I would like to see, some day, a diagram of planet mass versus stellar flux, and in this a HZ zone delimited.

        Which reminds me: there is a website with a graph of gas retention versus temperature and planet mass for various elements, that one can play with. It has been mentioned on CD a few times. Can somebody give me the link?

      • DavidB May 29, 2016, 22:59

        Yes, an interesting paper but I think
        their conclusions are not as general as claimed. First, the M
        dwarf they use in their modeling is AD Leo which
        has a mass of about 0.41 Solar masses which is close to the upper
        limit for M dwarfs. Even assuming
        that other M dwarfs with the same mass behave similarly with
        UV emission, lower mass M dwarfs don’t and there are many more
        low mass M dwarfs than high mass M dwarfs.

        For example, the authors mention that for AD Leo, the duration
        is a few hundred million years for the pre-main sequence period
        where the UV emission is elevated. The lower the mass of the M dwarf, the
        longer is this duration of elevated UV emission which for the 0.08 Solar
        mass TRAPPIST 1 is something like 1 Billion years. Is a Billion years
        sufficient time to help get rid of the H/He envelope around low mass
        planets in the HZ of stars like TRAPPIST 1 ? I don’t know, but I do think
        that the paper is not enough to decide one way or another. What I do
        think it is fair to state, is that the paper shows that there is a good chance that
        H/He envelopes may be common around Terrestrial mass planets in the HZ of
        high mass M dwarfs.

      • Harry R Ray June 7, 2016, 18:57

        Sub-earth mass WATER WORLDS with cloudless PREDOMINANTLY H2O atmospheres(which is one of the two REMAINING possibilities for TRAPPIST-1b and TRAPPIST-1c[please read my ABOVE comment on this matter if you have not ALREADY done so])would be potentially habitable if they were IN the HZ(which, alas, TRAPPIST-1b and TRAPPIST-1c are NOT)IF(AND ONLY IF)there were NO ice-7 layre SEPERATING the water ocean from the crust(UNLESS there is some kind of continuoud INTRA-stellar panspermia going on. What we ALL need is a comment(AGREEMENT OR REBUTTAL from an EXPERT(like Andrew Le Page, or, better yet, KIPPING and CHEN on the Owen et al paper!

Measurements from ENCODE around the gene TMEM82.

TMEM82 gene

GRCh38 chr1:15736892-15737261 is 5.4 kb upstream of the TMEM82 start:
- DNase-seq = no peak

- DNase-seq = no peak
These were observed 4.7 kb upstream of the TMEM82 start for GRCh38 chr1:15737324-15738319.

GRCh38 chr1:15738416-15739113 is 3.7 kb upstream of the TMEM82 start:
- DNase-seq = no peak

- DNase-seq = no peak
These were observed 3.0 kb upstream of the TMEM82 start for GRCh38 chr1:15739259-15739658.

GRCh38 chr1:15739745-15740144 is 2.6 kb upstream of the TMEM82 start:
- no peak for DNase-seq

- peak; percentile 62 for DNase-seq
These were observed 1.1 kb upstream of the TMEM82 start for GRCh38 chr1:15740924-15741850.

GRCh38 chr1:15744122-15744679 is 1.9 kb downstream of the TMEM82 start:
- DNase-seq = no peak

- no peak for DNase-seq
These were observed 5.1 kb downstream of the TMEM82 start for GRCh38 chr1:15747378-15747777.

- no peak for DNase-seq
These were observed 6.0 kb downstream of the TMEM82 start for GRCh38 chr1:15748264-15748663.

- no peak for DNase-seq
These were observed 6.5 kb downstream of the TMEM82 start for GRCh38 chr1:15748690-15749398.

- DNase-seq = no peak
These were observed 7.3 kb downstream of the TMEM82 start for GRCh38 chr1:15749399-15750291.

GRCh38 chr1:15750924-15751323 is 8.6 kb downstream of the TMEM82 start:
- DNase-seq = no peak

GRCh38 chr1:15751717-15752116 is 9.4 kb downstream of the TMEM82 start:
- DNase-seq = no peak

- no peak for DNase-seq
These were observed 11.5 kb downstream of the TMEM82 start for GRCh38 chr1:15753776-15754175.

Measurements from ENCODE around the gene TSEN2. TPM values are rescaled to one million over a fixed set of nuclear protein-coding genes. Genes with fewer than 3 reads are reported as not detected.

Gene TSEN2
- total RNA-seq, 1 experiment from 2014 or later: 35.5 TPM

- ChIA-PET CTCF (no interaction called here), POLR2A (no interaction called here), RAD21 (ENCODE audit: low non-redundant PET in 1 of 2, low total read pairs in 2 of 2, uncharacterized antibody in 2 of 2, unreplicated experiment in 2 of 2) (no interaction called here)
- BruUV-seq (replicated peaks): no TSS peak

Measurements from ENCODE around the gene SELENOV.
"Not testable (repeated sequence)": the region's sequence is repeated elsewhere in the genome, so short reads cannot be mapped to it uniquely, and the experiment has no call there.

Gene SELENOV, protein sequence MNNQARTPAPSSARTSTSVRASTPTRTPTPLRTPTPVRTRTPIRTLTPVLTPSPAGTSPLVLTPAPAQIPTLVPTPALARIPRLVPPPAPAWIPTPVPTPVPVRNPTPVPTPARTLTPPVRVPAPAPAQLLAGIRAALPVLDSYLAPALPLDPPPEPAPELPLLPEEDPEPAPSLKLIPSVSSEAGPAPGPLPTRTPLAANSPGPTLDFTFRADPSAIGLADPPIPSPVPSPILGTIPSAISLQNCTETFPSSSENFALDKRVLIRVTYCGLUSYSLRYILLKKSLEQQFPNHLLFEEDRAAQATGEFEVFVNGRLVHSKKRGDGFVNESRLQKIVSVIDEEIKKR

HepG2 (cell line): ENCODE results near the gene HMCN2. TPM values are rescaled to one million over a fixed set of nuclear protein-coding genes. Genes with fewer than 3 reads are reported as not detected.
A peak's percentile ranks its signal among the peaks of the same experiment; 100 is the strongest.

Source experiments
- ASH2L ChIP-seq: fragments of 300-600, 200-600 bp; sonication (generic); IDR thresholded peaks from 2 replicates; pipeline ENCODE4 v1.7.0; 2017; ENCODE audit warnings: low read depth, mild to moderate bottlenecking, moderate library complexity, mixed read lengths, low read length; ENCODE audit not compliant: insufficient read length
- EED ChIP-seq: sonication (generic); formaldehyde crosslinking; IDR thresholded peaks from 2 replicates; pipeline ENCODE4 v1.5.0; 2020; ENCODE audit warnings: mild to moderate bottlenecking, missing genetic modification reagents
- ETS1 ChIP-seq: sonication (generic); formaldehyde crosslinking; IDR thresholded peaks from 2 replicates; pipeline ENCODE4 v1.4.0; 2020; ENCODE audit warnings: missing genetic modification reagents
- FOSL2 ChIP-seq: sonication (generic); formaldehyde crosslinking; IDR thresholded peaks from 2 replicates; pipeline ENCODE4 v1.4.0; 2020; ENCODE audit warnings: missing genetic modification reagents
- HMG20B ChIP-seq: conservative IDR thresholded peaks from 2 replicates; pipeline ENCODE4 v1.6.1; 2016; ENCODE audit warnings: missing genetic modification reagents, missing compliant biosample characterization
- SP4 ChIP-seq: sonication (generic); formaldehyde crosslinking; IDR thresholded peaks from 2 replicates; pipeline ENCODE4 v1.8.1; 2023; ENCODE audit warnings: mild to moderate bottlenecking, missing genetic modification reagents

• James Stilwell May 28, 2016, 11:40

    Without our two thousand mile diameter Moon I doubt the Earth would have wound up hosting human civilization in this arm of the galaxy…Keep looking for Earth/Moon systems to find civilizations…

    • Alex Tolley May 28, 2016, 15:23

      This theory strikes me as rather anthropocentric. It may have some spin stabilizing effects over geologic time, but not over short periods for the emergence of intelligence and civilization.

      It reminds me of this Douglas Adams analogy:

      Imagine a puddle waking up one morning and thinking, ‘This is an interesting world I find myself in, an interesting hole I find myself in, fits me rather neatly, doesn’t it? In fact it fits me staggeringly well, must have been made to have me in it!’

    • Ronald May 29, 2016, 10:11

      James, this is a largely outdated hypothesis. The stabilizing effect of the moon is rather small, and only of some significance over very long time periods (50 – 100 My orso), much longer than other climatic influences. The gyroscopicly stabilizing effect of the spinning Earth itself is probably much greater.

      • andy May 30, 2016, 18:13

        Also, the stellar tides on a planet receiving Earthlike insolation around main-sequence stars of roughly G8-K0 spectral type have the same magnitude as the lunar tide on Earth. I recall studies suggesting that the stellar tide would spin-stabilise a planet in the habitable zone of 55 Cancri, despite the presence of several giant planets in the system (this was before the discovery of 55 Cancri f, which more-or-less put and end to the prospects for habitable terrestrial planets in that system).